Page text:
LANSING – Private prison operator GEO Group announced Thursday it plans to reopen the former youth prison near Baldwin, in Lake County, after winning a federal government contract to house non-U.S. citizen criminal aliens.
The Florida-based company announced it won two new 10-year contracts to house “non-U.S. citizen criminal aliens,” and will reopen the 1,800-bed North Lake Correctional Facility as part of its actions to fulfill those contracts.
“We’re pleased to have been able to strengthen our long-standing partnership with the BOP (Bureau of Prisons) with this important contract award,” George Zoley, GEO’s chairman and chief executive officer, said in a news release.
The prison is expected to reopen late this year and employ about 300 workers, Pablo Paez, GEO’s executive vice president, told the Free Press in an email.
The prison near Baldwin opened as a private youth prison in 1998 under then-Gov. John Engler, a Republican. Known as the “punk prison,” it closed in 2005, under former Democratic Gov. Jennifer Granholm, amid reports that it was too costly to run and neglected the health and educational needs of its young inmates. Later, it briefly housed inmates from California, with restrictions in place on the security levels of the inmates, but closed in 2011.
“It’s great news,” Lake County Board of Commissioners Chairman Howard Lodholtz told the Free Press on Thursday.
The county in the northwest Lower Peninsula has been through tough economic times and “that’s going to help,” he said.
Paez said the prison will house low-security prisoners serving federal criminal convictions. The prison will hire corrections officers, nurses and other medical staff, food service and maintenance workers, and administrative staff, he said.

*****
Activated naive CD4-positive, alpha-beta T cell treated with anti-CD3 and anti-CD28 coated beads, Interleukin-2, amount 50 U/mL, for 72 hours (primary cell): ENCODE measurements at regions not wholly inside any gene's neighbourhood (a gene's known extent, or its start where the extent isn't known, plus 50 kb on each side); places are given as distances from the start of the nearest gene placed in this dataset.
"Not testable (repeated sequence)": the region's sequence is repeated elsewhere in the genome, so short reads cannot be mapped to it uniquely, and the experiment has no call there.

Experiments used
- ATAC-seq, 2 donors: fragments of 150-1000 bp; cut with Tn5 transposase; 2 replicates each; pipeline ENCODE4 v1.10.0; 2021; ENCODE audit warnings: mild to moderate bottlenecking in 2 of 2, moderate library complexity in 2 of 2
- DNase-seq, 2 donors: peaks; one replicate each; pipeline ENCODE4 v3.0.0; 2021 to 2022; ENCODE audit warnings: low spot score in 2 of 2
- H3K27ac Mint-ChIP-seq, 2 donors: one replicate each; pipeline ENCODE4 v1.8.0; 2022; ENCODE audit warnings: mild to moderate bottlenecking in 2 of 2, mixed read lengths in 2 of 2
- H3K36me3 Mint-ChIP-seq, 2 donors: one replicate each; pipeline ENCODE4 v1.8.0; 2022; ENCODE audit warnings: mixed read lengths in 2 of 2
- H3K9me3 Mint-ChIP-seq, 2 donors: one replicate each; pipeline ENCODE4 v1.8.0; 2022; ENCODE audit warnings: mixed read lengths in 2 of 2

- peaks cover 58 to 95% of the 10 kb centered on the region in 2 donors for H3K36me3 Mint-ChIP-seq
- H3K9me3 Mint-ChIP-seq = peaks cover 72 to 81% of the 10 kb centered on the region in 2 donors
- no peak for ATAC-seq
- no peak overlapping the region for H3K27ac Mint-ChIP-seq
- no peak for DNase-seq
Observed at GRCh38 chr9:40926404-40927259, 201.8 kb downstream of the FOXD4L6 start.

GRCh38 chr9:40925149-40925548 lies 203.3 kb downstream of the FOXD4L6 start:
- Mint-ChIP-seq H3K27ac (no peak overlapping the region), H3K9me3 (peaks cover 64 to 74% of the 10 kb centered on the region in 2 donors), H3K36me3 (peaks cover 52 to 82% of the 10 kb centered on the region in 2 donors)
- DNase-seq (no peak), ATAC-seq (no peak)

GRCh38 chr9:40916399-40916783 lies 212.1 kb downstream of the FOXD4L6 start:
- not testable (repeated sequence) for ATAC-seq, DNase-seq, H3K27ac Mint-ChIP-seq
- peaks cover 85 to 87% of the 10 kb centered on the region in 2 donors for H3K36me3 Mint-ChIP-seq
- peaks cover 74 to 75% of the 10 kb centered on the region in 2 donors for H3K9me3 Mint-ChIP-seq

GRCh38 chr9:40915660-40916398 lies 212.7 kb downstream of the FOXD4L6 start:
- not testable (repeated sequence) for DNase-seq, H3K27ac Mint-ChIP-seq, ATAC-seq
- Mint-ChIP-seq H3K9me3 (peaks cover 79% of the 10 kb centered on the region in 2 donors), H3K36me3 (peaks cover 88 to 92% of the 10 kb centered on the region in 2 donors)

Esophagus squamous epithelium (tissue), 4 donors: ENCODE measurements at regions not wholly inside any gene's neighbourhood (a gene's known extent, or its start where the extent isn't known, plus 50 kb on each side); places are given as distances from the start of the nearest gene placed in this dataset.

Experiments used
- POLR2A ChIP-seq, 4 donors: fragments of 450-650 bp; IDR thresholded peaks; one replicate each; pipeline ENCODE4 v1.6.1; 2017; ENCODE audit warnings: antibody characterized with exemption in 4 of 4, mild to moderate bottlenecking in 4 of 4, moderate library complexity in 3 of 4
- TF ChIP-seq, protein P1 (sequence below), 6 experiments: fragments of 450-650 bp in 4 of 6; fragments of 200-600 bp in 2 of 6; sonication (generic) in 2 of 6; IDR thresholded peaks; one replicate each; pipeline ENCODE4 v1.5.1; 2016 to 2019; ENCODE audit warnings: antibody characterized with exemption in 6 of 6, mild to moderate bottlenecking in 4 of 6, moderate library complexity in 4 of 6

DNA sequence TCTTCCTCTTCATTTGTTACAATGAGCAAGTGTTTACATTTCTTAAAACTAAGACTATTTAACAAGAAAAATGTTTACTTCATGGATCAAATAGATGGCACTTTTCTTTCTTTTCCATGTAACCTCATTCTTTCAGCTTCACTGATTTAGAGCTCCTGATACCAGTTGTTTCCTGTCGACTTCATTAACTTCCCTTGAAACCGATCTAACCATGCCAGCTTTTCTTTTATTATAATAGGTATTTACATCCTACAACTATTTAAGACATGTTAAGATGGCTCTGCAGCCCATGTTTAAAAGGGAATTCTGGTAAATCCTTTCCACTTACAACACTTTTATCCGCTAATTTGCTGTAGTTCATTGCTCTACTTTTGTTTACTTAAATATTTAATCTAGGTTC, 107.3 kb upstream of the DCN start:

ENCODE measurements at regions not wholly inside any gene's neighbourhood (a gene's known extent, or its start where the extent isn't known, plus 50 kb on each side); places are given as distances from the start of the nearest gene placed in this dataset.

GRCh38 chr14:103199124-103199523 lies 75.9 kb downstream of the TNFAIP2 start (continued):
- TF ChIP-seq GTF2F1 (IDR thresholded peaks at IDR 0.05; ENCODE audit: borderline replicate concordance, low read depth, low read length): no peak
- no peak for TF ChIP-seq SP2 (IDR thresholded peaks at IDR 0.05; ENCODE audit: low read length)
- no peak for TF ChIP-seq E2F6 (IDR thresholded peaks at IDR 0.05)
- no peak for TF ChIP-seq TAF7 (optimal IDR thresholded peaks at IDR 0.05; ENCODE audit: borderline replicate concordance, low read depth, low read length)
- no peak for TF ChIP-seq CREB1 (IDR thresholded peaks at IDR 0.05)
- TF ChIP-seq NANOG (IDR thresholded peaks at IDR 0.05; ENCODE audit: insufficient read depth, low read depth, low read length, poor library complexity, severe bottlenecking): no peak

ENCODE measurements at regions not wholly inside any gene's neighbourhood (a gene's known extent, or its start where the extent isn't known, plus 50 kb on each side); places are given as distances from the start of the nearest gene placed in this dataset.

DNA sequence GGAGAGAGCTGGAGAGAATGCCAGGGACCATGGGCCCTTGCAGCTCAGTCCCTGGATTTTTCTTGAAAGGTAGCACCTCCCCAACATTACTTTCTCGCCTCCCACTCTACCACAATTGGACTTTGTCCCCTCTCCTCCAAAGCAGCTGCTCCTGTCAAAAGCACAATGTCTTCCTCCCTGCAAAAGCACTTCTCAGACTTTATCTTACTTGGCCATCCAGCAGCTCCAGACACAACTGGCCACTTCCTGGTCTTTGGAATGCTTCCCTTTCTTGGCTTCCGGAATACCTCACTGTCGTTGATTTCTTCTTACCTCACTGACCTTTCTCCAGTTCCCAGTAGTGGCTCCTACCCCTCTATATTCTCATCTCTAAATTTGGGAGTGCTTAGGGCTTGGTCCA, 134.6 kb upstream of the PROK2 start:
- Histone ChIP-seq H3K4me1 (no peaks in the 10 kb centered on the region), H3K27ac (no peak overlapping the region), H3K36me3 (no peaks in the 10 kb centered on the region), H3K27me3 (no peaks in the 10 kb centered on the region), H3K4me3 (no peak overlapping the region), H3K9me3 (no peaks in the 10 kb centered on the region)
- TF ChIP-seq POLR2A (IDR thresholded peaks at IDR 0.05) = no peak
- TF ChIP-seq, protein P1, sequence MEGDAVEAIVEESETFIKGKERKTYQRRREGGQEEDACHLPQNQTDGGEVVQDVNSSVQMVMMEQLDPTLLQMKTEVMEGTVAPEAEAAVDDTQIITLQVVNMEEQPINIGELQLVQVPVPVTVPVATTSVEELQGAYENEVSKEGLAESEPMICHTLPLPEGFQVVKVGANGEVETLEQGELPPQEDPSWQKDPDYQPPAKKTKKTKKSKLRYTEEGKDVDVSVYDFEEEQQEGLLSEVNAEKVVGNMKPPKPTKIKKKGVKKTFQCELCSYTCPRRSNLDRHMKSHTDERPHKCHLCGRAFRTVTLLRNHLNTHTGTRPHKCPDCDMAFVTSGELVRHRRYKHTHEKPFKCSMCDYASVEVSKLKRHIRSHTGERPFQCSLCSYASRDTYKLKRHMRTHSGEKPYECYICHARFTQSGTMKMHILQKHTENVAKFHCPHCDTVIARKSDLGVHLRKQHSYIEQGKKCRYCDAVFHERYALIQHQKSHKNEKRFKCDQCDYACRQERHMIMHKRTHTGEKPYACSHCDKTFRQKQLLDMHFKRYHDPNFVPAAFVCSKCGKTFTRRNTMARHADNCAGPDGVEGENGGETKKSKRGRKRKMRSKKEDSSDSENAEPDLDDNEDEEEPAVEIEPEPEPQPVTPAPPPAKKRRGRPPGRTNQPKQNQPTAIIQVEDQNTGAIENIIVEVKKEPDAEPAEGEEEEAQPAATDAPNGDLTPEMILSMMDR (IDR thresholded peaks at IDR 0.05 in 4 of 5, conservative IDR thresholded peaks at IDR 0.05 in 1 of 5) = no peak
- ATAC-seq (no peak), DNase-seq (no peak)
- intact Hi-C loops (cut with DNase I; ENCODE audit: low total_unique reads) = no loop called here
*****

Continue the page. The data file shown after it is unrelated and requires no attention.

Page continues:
There was no immediate word on exactly when the prison would reopen.
The Legislature approved a bill in 2015 that would allow GEO to house prisoners of any security classification at the prison. Previously, the highest-security prisoners were off limits.
Gov. Gretchen Whitmer in February nixed plans for a proposed $35-million immigration detention center in Ionia, citing concerns about immigrant parents being separated from their children.
But there were at least two key differences between that proposal and the plans for Baldwin. First, Ionia involved the sale of state land to use a former state prison. Secondly, the Ionia proposal was for civil detention pending immigration hearings. The Baldwin prison, according to the company, will house immigrants convicted of criminal offenses.
A Whitmer spokeswoman declined comment.
The Michigan Department of Corrections was not aware of the plans and has no jurisdiction over privately owned prisons, spokesman Chris Gautz said.
Department Director Heidi Washington “opposes the idea of privatizing state prisons as she believes incarceration is a core function of government,” Gautz said.